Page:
A notice period or period of notice within a contract may by defined within the contract itself, or subject to a condition of reasonableness. In an employment contract, a notice period is a period of time between the receipt of the letter of dismissal and the end of the last working day. This time period does not have to be given to an employee by their employer before their employment ends. The term also refers to the period between a termination date or resignation date and the last working day in the company when an employee leaves or when a contract ends.
A contract may state a period of notice which either/any party is required to give to the other contractual parties. The contract between Winter Garden Theatre (London) Ltd. and Millennium Productions Ltd., which gave rise to a 1948 legal case, stated that Millennium would have to give a month's notice if it wished to terminate, but Winter Garden's obligations were not stated. Lord MacDermott stated in that case that
The conclusion I reach is that in this contract there should be implied a stipulation to the effect that, ... the licence might be terminated by the licensors on the expiration of a reasonable notice period duly communicated to the licensees.
The duration of a reasonable notice period depends on the particular facts of a particular case. In the case of Jackson Distribution Ltd. v Tum Yeto Inc. (2009), a distribution arrangement had been established between these two companies but there was no formal written agreement. They had discussed a number of options in a series of e-mails, and draft agreements had passed between them. The High Court of England and Wales confirmed that the facts of the case and the type of contract in place would be relevant to determining the notice period applicable to terminating a contract, and that other relevant factors and any relevant trade practices could also be taken into account. A reasonable period has been judged to be 12 months in some cases, but shorter in others.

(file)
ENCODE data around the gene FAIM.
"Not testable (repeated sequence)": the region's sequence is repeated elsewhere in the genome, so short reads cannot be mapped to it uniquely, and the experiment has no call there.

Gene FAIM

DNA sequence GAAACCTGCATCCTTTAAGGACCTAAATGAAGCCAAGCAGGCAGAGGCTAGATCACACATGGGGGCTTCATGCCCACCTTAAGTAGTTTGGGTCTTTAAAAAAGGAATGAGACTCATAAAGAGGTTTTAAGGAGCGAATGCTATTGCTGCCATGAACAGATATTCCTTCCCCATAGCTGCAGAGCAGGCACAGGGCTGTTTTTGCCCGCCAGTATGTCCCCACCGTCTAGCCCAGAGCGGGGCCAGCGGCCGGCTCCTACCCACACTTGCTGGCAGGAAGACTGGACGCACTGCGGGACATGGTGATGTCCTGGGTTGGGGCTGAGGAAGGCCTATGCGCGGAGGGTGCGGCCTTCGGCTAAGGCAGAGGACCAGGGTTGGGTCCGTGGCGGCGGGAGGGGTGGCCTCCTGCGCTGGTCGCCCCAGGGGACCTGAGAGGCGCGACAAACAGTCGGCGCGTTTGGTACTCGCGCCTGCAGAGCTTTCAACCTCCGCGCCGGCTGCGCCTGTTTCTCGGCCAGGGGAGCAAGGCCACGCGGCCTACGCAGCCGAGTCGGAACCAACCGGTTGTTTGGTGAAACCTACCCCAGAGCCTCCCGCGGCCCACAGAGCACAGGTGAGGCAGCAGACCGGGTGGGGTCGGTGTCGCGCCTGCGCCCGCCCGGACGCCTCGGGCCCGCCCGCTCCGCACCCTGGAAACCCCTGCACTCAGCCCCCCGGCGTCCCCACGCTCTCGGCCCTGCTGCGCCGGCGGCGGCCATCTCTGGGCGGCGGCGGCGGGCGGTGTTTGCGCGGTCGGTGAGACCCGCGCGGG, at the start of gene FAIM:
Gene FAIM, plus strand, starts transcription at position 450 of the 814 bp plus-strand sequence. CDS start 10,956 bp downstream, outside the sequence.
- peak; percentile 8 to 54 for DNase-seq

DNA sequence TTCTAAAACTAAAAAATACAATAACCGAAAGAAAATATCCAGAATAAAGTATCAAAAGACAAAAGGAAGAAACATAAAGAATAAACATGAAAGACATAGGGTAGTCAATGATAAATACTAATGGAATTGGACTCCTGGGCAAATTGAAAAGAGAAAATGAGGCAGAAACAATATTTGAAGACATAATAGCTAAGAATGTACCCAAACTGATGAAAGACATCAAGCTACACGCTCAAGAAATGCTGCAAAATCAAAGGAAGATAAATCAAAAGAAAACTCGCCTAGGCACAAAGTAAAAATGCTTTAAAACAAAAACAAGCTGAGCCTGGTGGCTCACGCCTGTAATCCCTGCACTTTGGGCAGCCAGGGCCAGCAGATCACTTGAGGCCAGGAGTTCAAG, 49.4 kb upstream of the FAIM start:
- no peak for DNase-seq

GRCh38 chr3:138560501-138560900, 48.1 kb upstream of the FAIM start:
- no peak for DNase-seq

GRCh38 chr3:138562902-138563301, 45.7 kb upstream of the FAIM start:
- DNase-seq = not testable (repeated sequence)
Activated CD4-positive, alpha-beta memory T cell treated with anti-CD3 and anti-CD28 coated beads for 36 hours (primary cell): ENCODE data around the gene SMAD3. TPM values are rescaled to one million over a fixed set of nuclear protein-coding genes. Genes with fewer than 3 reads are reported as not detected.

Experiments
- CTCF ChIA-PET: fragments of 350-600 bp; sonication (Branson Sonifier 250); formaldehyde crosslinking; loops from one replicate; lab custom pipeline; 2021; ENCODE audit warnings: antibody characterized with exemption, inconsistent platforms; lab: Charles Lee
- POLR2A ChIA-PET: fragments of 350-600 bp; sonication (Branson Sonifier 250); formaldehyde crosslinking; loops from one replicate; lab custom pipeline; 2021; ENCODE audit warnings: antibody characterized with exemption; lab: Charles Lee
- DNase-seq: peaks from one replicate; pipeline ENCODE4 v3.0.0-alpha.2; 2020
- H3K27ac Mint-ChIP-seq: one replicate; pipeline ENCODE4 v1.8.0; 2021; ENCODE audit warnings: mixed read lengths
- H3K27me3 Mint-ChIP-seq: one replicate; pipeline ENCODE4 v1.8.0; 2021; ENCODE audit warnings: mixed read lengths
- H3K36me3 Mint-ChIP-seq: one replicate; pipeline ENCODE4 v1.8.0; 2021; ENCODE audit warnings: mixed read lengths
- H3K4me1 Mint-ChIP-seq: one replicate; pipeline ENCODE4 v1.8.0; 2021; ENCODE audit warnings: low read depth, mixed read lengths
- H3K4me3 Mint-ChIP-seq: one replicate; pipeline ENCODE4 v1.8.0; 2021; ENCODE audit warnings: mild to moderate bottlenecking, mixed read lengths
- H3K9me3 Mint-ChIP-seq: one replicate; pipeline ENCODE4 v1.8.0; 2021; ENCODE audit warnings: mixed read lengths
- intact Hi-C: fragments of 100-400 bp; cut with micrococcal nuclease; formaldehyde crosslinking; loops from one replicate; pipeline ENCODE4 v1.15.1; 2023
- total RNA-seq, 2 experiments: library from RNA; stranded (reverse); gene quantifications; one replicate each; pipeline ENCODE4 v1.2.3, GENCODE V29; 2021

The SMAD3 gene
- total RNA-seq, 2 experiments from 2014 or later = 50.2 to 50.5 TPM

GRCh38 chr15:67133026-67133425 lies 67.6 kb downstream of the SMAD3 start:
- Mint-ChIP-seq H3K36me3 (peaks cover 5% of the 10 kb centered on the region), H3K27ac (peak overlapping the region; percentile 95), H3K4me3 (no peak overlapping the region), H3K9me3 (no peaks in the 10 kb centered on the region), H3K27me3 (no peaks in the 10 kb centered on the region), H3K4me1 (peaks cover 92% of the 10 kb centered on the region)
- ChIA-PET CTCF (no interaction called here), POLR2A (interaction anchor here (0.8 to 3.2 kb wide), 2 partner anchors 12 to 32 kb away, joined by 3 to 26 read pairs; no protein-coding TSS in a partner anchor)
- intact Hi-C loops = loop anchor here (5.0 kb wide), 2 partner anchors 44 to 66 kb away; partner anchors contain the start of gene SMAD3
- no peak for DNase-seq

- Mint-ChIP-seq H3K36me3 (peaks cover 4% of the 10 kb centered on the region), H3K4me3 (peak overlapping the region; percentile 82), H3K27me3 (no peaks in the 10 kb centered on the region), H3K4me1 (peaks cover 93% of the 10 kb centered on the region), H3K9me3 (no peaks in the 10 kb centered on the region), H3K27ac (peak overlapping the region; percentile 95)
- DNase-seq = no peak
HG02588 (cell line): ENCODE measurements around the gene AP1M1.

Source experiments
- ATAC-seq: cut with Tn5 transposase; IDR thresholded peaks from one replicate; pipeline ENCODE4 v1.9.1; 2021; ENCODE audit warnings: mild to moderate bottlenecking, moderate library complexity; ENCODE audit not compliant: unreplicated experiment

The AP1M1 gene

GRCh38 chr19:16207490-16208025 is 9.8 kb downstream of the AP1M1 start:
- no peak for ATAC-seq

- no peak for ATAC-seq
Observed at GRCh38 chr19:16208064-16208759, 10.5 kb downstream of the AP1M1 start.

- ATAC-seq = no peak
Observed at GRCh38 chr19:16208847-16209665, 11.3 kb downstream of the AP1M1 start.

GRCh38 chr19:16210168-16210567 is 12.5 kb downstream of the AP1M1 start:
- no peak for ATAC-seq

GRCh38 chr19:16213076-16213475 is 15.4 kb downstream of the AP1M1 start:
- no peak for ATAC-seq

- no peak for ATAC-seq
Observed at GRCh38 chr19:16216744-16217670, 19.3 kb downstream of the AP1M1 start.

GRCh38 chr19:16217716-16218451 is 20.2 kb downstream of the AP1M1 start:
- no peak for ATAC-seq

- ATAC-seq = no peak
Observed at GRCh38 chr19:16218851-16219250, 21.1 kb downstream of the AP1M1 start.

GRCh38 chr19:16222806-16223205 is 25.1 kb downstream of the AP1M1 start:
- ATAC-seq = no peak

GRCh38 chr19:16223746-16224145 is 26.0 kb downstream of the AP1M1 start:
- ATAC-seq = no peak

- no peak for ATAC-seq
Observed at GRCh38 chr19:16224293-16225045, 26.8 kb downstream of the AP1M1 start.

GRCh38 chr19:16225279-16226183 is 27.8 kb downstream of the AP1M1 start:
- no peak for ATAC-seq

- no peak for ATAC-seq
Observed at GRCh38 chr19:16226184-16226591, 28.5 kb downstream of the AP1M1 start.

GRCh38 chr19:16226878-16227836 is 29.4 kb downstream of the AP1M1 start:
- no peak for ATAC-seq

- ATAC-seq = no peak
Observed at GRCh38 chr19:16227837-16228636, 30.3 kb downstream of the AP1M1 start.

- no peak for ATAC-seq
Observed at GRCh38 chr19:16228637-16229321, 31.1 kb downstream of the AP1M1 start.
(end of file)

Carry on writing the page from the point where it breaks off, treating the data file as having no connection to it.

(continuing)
In the United Kingdom, the statutory redundancy notice periods are:
These statutory periods constitute the minimum notice period to be given by the employer; however, some employers may opt to give employees longer notice periods, in order to give the employees a better opportunity to find alternative employment.[note 1]
In Poland the same notice period applies regardless of which party (employer or employee) withdraws the contract. The statutory periods apply, unless both parties agree on other terms:
The week-measured period ends on Saturday. The month-measured period ends on the last day of calendar month—for instance, if 1-month period applies, a resignation or dismissal produced between 1st and 30 April results in contract termination on 31 May.
Because most employment in the U.S. is at-will, no notice period is required. In practice, most employees provide two weeks' notice.
Notice periods for white collar workers are defined in the Danish Law on Salaried Employees or "Funktionærloven", which are:
If the employee resigns, he/she has to give a 1-month notice period.
Notice periods in Switzerland are governed by the Code of Obligations, which sets the default time scales. The notice period depends on the employee’s length of service within the company as follows:
The default trial period is the first month of employment, but may be extended up to three months. After the trial period, the notice period may be amended by a written contract, but not under one month, unless set by a collective labor agreement and only for the first year of employment.